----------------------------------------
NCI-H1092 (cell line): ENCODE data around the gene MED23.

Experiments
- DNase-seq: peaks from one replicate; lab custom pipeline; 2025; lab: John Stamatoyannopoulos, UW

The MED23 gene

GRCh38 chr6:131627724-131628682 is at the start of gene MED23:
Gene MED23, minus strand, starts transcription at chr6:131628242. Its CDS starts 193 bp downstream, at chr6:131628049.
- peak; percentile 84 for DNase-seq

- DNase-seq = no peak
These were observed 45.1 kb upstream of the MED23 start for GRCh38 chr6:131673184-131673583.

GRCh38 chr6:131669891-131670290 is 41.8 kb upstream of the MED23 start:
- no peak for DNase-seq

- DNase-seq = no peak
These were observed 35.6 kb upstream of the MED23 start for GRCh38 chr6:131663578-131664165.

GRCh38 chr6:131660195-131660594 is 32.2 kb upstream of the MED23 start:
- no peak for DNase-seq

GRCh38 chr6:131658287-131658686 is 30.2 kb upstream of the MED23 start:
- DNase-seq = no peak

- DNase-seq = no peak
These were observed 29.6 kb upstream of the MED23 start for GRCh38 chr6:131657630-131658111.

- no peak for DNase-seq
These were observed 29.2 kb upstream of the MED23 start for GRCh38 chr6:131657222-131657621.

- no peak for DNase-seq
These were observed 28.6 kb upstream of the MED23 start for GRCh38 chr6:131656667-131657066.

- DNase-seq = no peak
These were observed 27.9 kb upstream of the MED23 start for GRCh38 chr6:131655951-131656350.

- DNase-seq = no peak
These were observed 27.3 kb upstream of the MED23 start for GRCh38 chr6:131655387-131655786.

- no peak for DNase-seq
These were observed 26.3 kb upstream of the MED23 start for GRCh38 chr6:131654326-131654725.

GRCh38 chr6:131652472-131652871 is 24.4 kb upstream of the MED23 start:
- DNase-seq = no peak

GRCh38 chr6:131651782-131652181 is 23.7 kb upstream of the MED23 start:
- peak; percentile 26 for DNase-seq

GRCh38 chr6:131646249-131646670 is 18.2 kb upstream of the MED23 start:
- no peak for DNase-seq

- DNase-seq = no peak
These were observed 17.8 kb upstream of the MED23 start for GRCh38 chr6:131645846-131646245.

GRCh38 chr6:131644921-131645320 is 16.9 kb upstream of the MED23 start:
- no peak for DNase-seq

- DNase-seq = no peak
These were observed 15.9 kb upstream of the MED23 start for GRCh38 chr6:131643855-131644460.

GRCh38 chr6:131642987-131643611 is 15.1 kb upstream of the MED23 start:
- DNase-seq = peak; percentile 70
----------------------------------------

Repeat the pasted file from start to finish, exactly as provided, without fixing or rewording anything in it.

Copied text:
NCI-H1092 (cell line): ENCODE data around the gene MED23.

Experiments
- DNase-seq: peaks from one replicate; lab custom pipeline; 2025; lab: John Stamatoyannopoulos, UW

The MED23 gene

GRCh38 chr6:131627724-131628682 is at the start of gene MED23:
Gene MED23, minus strand, starts transcription at chr6:131628242. Its CDS starts 193 bp downstream, at chr6:131628049.
- peak; percentile 84 for DNase-seq

- DNase-seq = no peak
These were observed 45.1 kb upstream of the MED23 start for GRCh38 chr6:131673184-131673583.

GRCh38 chr6:131669891-131670290 is 41.8 kb upstream of the MED23 start:
- no peak for DNase-seq

- DNase-seq = no peak
These were observed 35.6 kb upstream of the MED23 start for GRCh38 chr6:131663578-131664165.

GRCh38 chr6:131660195-131660594 is 32.2 kb upstream of the MED23 start:
- no peak for DNase-seq

GRCh38 chr6:131658287-131658686 is 30.2 kb upstream of the MED23 start:
- DNase-seq = no peak

- DNase-seq = no peak
These were observed 29.6 kb upstream of the MED23 start for GRCh38 chr6:131657630-131658111.

- no peak for DNase-seq
These were observed 29.2 kb upstream of the MED23 start for GRCh38 chr6:131657222-131657621.

- no peak for DNase-seq
These were observed 28.6 kb upstream of the MED23 start for GRCh38 chr6:131656667-131657066.

- DNase-seq = no peak
These were observed 27.9 kb upstream of the MED23 start for GRCh38 chr6:131655951-131656350.

- DNase-seq = no peak
These were observed 27.3 kb upstream of the MED23 start for GRCh38 chr6:131655387-131655786.

- no peak for DNase-seq
These were observed 26.3 kb upstream of the MED23 start for GRCh38 chr6:131654326-131654725.

GRCh38 chr6:131652472-131652871 is 24.4 kb upstream of the MED23 start:
- DNase-seq = no peak

GRCh38 chr6:131651782-131652181 is 23.7 kb upstream of the MED23 start:
- peak; percentile 26 for DNase-seq

GRCh38 chr6:131646249-131646670 is 18.2 kb upstream of the MED23 start:
- no peak for DNase-seq

- DNase-seq = no peak
These were observed 17.8 kb upstream of the MED23 start for GRCh38 chr6:131645846-131646245.

GRCh38 chr6:131644921-131645320 is 16.9 kb upstream of the MED23 start:
- no peak for DNase-seq

- DNase-seq = no peak
These were observed 15.9 kb upstream of the MED23 start for GRCh38 chr6:131643855-131644460.

GRCh38 chr6:131642987-131643611 is 15.1 kb upstream of the MED23 start:
- DNase-seq = peak; percentile 70